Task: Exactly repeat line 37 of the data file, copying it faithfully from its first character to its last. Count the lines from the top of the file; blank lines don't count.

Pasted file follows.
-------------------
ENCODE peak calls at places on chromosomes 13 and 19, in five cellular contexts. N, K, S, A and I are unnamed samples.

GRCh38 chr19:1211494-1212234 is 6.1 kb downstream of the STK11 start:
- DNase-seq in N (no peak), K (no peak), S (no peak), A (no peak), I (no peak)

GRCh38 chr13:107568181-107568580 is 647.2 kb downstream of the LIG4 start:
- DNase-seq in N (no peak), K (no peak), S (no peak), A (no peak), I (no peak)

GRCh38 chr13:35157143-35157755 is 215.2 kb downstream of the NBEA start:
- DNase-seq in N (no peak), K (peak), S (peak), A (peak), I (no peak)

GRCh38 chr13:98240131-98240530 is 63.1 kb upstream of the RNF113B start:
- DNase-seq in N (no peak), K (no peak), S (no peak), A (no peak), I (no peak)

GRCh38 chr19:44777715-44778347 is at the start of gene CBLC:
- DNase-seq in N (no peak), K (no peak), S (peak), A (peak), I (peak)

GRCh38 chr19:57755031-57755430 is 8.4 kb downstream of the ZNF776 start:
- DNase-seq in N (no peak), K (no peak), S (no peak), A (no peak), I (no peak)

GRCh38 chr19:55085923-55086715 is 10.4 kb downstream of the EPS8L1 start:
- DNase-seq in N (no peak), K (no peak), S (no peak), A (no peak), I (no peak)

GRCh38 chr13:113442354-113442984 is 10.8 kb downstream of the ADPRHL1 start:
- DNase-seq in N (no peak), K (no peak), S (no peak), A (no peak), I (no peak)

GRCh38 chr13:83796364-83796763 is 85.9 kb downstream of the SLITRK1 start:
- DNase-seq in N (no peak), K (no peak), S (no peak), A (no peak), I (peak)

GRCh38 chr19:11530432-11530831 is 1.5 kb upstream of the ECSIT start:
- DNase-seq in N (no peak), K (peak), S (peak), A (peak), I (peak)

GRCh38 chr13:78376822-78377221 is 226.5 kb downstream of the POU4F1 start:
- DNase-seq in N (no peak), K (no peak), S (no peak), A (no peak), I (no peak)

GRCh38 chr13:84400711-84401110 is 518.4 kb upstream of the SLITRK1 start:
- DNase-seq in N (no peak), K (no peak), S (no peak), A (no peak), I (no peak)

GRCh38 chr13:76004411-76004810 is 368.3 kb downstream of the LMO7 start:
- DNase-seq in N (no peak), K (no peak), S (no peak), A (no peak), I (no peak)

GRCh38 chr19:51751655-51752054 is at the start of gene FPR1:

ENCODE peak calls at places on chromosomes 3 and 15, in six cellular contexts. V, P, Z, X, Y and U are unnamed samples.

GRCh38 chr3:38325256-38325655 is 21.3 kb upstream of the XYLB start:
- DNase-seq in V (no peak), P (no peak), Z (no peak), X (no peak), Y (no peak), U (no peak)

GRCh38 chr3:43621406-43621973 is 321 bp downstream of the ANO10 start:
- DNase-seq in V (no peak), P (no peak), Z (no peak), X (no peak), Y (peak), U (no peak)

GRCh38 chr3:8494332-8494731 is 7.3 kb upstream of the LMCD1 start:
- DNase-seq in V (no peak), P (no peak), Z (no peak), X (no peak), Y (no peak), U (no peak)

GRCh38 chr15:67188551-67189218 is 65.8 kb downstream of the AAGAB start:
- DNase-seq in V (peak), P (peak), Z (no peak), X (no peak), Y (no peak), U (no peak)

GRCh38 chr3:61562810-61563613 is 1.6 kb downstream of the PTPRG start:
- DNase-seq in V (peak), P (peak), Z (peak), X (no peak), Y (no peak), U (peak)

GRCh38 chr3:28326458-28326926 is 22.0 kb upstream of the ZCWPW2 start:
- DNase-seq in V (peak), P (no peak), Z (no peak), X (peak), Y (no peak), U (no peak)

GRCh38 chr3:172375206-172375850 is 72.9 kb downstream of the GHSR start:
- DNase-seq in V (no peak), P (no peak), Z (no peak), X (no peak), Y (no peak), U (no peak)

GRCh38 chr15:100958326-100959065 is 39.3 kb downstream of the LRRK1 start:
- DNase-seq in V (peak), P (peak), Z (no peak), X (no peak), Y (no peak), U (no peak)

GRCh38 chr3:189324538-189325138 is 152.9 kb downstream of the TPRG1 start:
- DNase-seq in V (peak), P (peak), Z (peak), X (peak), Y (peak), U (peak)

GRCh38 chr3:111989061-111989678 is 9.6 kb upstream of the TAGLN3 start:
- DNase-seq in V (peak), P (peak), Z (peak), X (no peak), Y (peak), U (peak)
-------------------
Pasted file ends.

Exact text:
- DNase-seq in V (peak), P (peak), Z (no peak), X (no peak), Y (no peak), U (no peak)